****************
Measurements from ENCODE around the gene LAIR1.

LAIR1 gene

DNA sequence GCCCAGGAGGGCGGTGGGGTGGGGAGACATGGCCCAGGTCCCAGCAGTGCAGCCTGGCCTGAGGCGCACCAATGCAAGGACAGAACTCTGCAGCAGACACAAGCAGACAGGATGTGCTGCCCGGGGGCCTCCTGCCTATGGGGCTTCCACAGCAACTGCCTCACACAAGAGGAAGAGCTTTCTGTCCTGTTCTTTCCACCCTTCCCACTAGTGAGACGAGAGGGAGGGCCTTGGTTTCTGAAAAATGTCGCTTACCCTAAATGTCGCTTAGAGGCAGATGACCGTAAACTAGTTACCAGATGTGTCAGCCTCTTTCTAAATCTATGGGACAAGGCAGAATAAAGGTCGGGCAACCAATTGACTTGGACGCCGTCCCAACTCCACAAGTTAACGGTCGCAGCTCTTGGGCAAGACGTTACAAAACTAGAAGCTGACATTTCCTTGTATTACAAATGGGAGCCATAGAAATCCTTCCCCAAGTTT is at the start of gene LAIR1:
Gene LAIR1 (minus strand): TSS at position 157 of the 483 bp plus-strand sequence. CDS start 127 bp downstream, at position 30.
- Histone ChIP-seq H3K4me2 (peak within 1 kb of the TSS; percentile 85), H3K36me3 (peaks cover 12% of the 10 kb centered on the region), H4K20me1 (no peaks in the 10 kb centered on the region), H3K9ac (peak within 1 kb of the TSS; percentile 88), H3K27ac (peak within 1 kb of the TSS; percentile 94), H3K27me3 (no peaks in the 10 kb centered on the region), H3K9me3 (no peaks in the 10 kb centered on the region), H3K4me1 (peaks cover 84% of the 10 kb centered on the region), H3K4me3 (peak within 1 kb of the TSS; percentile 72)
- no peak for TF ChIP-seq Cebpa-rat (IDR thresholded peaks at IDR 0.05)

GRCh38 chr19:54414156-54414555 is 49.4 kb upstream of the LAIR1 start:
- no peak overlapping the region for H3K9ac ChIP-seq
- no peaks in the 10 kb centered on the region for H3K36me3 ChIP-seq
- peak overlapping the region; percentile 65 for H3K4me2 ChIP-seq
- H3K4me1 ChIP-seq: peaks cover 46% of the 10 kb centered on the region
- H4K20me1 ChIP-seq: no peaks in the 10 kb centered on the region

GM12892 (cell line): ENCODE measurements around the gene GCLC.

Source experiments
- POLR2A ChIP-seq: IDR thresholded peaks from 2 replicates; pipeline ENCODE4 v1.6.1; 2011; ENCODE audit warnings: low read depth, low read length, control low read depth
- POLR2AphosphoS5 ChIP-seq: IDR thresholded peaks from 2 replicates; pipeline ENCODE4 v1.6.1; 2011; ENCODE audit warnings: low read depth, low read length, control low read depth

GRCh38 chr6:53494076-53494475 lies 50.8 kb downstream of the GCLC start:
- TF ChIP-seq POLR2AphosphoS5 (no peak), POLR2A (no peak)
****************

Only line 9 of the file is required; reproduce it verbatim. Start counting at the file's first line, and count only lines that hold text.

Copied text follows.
- no peaks in the 10 kb centered on the region for H3K36me3 ChIP-seq